A Vietnamese court has jailed three activists for up to three years, a lawyer said Tuesday, after a one-day trial marked by strict security including the detention of scores of supporters.
Bui Thi Minh Hang, a high-profile anti-China activist and the most prominent of the three, was given a three-year jail term by the court in the southern Mekong Delta province of Dong Thap.
She was found guilty of «causing public disorder», her lawyer Tran Thu Nam told AFP.
Hang, 50, was arrested alongside the two other activists in February when they were on their way to visit a former political prisoner who lives in Dong Thap province.
Rights activist Nguyen Thi Thuy Quynh, 28, was jailed for two years.
Nguyen Van Minh, 34, who is an independent Hoa Hao Buddhist practitioner, received a two-and a-half year jail term. All faced the same charges.
«All the defendants denied the charges against them and pleaded not guilty,» lawyer Nam added.
Scores of people trying to attend the trial were detained, according to activists and online reports.
«About 60 or 70 people — they arrested them and beat them at the police station,» activist Nguyen Lan Thang told AFP by phone from Dong Thap province.
New York-based Human Rights Watch has slammed the trial. Vietnam was «resorting to bogus traffic offences to criminally prosecute activists,» Phil Robertson, HRW’s deputy Asia director, said in a statement.
Hang had previously been detained at a «re-education centre» for two years in 2011. Minh and Quynh were not well-known in Vietnam.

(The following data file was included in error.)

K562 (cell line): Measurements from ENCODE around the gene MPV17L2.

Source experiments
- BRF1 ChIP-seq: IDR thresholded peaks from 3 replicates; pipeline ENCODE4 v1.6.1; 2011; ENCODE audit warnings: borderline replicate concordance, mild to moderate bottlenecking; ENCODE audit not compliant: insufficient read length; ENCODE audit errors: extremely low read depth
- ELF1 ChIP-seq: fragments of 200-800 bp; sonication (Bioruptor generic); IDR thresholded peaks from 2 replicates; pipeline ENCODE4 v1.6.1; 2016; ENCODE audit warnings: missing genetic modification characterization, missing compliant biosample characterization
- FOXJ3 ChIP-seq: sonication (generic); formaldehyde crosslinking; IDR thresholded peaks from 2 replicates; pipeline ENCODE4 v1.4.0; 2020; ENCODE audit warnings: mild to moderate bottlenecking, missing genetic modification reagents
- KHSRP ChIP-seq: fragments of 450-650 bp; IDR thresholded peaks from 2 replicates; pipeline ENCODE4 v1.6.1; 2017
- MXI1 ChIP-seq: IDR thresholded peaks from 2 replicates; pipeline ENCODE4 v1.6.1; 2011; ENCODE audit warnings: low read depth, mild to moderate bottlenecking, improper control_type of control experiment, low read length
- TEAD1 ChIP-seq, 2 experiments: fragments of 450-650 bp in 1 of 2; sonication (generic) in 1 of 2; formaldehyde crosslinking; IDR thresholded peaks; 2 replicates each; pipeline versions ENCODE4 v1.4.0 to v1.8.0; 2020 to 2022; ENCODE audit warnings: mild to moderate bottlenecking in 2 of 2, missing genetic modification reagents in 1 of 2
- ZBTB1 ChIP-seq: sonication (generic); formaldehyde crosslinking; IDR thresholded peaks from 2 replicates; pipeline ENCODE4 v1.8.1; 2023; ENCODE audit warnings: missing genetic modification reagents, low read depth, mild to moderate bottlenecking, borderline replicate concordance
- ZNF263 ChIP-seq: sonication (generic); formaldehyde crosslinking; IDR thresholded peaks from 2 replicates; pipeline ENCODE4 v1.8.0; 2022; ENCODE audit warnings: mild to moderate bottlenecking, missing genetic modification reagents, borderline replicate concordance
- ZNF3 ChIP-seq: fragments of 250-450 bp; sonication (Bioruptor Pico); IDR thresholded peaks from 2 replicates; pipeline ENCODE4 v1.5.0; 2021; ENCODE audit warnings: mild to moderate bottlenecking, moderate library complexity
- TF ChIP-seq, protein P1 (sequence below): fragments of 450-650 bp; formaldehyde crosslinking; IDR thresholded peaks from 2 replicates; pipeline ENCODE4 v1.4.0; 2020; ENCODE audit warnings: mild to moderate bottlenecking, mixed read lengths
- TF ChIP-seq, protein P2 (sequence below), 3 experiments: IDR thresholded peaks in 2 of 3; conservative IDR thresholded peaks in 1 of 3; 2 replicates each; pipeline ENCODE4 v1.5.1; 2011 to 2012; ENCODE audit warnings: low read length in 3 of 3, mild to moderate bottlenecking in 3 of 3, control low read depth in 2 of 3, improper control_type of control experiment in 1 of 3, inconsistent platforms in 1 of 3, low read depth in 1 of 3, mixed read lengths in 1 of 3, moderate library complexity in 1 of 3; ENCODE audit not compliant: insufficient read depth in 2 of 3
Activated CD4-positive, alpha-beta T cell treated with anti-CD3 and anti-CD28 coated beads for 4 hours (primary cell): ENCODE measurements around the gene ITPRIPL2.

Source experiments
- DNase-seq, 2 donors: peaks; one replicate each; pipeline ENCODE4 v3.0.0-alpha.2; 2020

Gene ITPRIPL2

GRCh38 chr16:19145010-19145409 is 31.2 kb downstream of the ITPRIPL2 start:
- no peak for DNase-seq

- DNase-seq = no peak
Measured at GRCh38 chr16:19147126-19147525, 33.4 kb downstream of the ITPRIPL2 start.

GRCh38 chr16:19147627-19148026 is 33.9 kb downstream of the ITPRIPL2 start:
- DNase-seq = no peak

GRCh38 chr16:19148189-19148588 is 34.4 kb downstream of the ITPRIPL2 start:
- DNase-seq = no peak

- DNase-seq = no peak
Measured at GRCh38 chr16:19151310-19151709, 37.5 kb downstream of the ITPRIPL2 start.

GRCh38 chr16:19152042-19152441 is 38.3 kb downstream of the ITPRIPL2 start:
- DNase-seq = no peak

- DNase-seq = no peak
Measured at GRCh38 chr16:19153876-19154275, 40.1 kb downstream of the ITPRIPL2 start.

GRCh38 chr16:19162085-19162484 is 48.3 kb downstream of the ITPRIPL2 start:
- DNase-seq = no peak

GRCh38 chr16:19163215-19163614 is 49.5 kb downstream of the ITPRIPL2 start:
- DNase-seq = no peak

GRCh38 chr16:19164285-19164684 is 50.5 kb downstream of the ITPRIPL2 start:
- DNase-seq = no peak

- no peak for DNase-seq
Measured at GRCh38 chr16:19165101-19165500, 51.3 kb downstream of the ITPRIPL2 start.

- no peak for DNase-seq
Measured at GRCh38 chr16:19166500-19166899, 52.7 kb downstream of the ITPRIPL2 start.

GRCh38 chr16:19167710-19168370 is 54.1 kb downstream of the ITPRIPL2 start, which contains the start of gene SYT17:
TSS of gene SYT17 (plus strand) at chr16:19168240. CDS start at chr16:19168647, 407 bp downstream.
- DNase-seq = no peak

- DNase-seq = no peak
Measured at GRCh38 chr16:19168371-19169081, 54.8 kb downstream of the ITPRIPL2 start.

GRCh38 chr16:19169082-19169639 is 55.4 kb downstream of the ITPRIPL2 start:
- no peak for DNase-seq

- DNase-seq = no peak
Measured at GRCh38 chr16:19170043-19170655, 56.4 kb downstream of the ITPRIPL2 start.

The trial comes as a senior politburo member, Le Hong Anh, is in Beijing for high-level talks aimed at easing tensions following violent anti-China riots in Vietnam in May.
Hanoi is locked in a bitter maritime territorial conflict with Beijing over disputed waters and island chains in the South China Sea.
In May Beijing moved a deep-sea oil rig into waters that Hanoi claims, triggering waves of protests across Vietnam in which at least three Chinese citizens died and scores of foreign-invested businesses were destroyed.
Diplomats say there have seemingly been fewer high-profile convictions of activists this year as Hanoi has sought support in the territorial dispute from the international community.
Former wartime foe Washington has suggested it could lift a ban on the sale of lethal weapons to Vietnam, introduced due to human rights concerns, pointing to purported improvements in Hanoi’s rights record.
A number of activists, including Cu Huy Ha Vu, one of the country’s most high-profile dissidents, have recently been released. Vu now lives in the US.
Vietnam, a one-party state, is regularly denounced by rights groups and Western governments for its intolerance of political dissent and systematic violations of freedom of religion.